Water-level outputs from tidal simulations were further investigated for changes in spring tidal range at monitoring locations shown in Figure 3. Peaks and troughs were extracted to determine differences between consecutive high and low waters, and to ultimately determine the maximum modelled tidal range under SLR at a particular location.

2.2.3 Empirical Wetland Elevation Model

2.2.3.1 Wetland Inundation Regime

Outputs of intertidal water depths from the hydrodynamic model were converted at each 10-year coupling time step to raster data of average inundation duration per inundation event. Therefore, Benson’s (2020) Matlab code for processing of Telemac2D files was extended to iterate through all output time steps (every 5 min * 28 days = 40320 time steps) and mesh elements (170094), to determine average inundation durations per event at each mesh element. In particular, the average inundation duration was determined by identification of all high water inundation peaks and their respective duration exceeding a threshold of 0.01 m water depth, and averaging these durations for all inundation peaks. These spatially explicit estimates of average inundation duration per event were then used to determine the distribution of mangrove and saltmarsh based on site-specific empirical inundation observation reported in Kumbier et al. (2021). Accordingly, areas with an average inundation duration greater than 5 hours per inundation event were assumed to be low-elevation tidal flats or river channel, areas with a duration between 2-5 hours were assumed to be mangroves, whereas areas with a duration of between 0.85-2 hours were assumed to be saltmarsh. No separation between Avicennia marina and Aegiceras corniculatum mangroves was made because of overlap in their distribution and limited knowledge on sedimentation and inundation dynamics of Aegiceras corniculatum (Kumbier et al., 2021). Supratidal Casuarina wetlands were not included in the model because too little is known on their preferred tidal inundation regime.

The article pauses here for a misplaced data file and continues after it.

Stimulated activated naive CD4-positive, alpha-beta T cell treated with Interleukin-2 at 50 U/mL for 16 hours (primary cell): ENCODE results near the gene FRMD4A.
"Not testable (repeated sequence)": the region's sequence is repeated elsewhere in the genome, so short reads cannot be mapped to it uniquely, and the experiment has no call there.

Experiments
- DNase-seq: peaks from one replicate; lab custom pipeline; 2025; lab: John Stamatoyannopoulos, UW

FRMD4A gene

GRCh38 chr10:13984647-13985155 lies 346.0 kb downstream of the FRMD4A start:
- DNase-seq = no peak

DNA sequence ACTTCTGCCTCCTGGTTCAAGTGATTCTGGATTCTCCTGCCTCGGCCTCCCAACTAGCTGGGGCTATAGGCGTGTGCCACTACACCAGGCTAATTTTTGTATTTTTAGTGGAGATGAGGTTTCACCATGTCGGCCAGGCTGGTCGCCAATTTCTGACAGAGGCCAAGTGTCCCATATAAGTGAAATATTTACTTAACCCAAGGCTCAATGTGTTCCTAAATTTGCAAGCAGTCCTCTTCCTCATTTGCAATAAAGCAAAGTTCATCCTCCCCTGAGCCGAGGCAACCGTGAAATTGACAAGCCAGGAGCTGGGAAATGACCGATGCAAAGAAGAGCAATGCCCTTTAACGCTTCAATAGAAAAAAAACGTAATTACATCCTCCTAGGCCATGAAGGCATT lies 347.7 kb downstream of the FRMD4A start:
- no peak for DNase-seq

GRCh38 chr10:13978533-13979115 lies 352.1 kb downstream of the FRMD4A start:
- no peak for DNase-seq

2.2.3.2 Wetland Model Parameterisation

Empirical data on wetland surface elevation change was extracted from a 20-year data series of surface elevation change observed using a network of three SETs in the mangrove zone and three SETs in the saltmarsh zone between 2001 and 2021 (Supplementary S3). SETs serve as a benchmark against which changes in wetland surface elevation can be determined over time and the technique has been described by Cahoon et al. (2002) and previously reported for this site (Oliver et al., 2012; Rogers et al., 2012; Lal, 2019).